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What Is Molecular Profiling?

Molecular profilingwhich identifies the unique DNA changes in a person's tumor—can help doctors understand more about your tumor.

Molecular profilingwhich identifies the unique DNA changes in a person's tumor—can help doctors understand more about your tumor.

Cancer is often caused by one or more genes in your body that have changed. There are different types of abnormal gene changes or defects that can cause CCA. Some of these changes include:


This is a change to a specific portion of normal DNA sequence within a gene.

Gene amplification

This occurs when the number of copies of a gene is increased beyond what is normal.

Gene fusion

This occurs when parts of two different genes become joined together.

Over time, advances in technology have given healthcare professionals the ability to look very closely into the tumor to identify specific gene changes or defects. This kind of detailed tumor study is called molecular profiling. As scientists and healthcare professionals continue to study tumors, new gene changes or defects are being discovered every day.

What is the difference between “genetic” testing and “genomic” testing?

Genetics and genomics are two terms you might come across as you look for information about CCA. While these words sound similar, they mean different things:


refers to the study of single genes and how they are involved in passing down specific traits from parents to their children. Genetic testing helps identify genetic conditions that run in the family that may be inherited such as sickle cell anemia and cystic fibrosis


is the study of how all of a person’s genes interact with each other and the environment. Molecular profiling is a type of genomic test that looks for abnormal gene changes inside cancer cells

Your healthcare team may be able to use molecular profiling to identify the specific genomic mutations unique to your tumor. This information can help them develop a care plan for your unique CCA.

When should I talk to my oncologist about molecular profiling?

Since molecular testing can provide information that may help direct the way your disease is managed, the Cholangiocarcinoma Foundation recommends testing as early as possible. For this reason, you should talk to your oncologist about molecular profiling as early as possible after your diagnosis, ideally before a biopsy is performed. The National Comprehensive Cancer Network® (NCCN®) recommends consideration of molecular profiling when the tumor cannot be removed by surgery or when the cancer is metastatic, meaning it has spread to other parts of the body.*

However, even if some time has passed since your diagnosis, it may not be too late to talk to your oncologist about molecular profiling.

*Referenced with permission from the NCCN Clinical Practice Guidelines in Oncology (NCCN Guidelines®) for Hepatobiliary Cancers V.3.2019. © National Comprehensive Cancer Network, Inc. 2019. All rights reserved. Accessed September 23, 2019. To view the most recent and complete version of the guideline, go online to NCCN makes no warranties of any kind whatsoever regarding their content, use or application and disclaims any responsibility for their application or use in any way.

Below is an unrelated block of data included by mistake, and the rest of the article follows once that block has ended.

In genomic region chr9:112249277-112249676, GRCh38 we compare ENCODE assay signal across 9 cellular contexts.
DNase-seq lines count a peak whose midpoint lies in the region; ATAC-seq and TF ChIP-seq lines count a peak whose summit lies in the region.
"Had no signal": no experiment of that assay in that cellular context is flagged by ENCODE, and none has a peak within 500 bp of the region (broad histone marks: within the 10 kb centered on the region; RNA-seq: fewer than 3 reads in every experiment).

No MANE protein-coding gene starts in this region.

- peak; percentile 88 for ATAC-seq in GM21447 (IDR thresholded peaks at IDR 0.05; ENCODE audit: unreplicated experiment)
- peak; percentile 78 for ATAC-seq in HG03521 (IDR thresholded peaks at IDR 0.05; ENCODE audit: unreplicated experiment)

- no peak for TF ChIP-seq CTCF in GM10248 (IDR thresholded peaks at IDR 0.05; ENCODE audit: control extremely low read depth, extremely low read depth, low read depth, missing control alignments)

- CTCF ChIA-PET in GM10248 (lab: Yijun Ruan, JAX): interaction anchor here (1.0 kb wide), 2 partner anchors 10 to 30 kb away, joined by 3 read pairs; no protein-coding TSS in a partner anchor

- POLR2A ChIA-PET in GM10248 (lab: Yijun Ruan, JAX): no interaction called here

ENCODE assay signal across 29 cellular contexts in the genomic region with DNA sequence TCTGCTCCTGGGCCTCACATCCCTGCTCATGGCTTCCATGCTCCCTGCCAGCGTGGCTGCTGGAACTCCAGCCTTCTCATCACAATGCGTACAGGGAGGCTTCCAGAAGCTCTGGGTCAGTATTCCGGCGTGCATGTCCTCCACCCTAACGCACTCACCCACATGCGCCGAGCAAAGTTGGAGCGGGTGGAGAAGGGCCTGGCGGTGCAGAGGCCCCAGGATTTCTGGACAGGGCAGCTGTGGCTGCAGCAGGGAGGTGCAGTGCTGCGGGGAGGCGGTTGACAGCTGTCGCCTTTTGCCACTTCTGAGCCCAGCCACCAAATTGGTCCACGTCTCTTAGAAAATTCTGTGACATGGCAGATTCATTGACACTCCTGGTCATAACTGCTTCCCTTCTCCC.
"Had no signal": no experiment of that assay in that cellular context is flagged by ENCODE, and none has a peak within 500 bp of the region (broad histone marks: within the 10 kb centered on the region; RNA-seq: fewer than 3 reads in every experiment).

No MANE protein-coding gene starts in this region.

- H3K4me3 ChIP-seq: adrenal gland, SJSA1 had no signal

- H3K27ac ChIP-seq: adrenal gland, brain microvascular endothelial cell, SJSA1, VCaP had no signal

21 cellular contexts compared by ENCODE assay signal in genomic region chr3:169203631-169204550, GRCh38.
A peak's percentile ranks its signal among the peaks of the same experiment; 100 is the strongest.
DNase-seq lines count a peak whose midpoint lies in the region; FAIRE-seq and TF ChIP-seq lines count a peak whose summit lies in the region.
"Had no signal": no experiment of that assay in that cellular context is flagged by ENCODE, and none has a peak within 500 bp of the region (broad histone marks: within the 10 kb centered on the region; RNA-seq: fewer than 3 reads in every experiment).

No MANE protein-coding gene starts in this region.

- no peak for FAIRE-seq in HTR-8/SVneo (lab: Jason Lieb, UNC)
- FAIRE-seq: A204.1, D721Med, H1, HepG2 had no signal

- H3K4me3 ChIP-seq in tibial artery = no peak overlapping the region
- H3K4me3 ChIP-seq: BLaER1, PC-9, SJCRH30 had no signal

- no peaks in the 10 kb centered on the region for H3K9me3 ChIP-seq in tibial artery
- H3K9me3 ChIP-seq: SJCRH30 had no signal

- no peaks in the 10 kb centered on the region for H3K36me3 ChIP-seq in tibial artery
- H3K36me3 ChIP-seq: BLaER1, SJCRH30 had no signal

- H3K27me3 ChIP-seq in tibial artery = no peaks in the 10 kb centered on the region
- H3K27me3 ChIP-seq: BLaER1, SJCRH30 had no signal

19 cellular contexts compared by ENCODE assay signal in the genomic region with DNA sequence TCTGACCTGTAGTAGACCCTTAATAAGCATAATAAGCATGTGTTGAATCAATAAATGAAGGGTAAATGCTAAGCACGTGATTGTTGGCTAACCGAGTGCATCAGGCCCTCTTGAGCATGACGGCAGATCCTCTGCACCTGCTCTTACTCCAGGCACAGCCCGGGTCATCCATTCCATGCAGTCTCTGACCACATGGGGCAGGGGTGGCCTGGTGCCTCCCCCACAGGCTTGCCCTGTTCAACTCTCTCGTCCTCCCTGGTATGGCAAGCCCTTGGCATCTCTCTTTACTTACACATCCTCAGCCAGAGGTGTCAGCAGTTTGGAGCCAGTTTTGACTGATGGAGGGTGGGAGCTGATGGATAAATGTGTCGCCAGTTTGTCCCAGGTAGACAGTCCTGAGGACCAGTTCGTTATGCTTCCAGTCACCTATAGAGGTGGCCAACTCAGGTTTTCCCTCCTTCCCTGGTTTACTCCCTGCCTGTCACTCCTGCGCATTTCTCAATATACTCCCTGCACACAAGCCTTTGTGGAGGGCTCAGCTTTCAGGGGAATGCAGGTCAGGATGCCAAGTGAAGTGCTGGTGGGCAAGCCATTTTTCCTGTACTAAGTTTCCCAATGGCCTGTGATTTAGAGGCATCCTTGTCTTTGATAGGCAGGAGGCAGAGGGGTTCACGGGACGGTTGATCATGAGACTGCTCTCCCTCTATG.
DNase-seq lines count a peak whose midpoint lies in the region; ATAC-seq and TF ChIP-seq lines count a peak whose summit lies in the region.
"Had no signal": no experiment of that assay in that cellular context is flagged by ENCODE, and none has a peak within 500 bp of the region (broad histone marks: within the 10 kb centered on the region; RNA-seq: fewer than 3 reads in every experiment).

Ask your oncologist how molecular profiling may help your journey move forward

Molecular profiling can help you better understand your cancer and have productive conversations with your oncologist.

Here are some questions you may want to ask your oncologist:

  • What can you tell me about molecular profiling for my CCA?
  • How can molecular profiling impact how my CCA is managed?
  • Could the results of molecular profiling qualify me for any specific clinical trials?

Talk to Your Oncologist Today
About Molecular Profiling!

This discussion guide may help start the conversation.

Did You Know?

The latest technology—called next-generation sequencing (NGS)—has made molecular profiling more comprehensive.
It can test one tumor sample for hundreds of gene changes or defects at one time.

How does molecular profiling work?

Among your care team, your oncologist is responsible for ordering molecular testing.

  • 1 A small sample, called a tissue biopsy, will be removed from your tumor.
  • 2 Your tumor sample is then sent to a special laboratory where tests will be performed to find unique characteristics of your tumor (biomarkers). These biomarkers can be genes or other molecules that signal if disease is present.
  • 3 A list of the types of genes found in the cells from your tumor sample is then compared to normal samples for reference.
  • 4 Your oncologist receives a report with the results of your molecular profiling.

Can I receive molecular profiling if I already had a biopsy?

If your oncologist performed a biopsy, but did not order molecular profiling, it may not be too late. An additional biopsy may be needed to provide enough tissue for molecular profiling. Talk to your oncologist and ask if molecular profiling is still possible.

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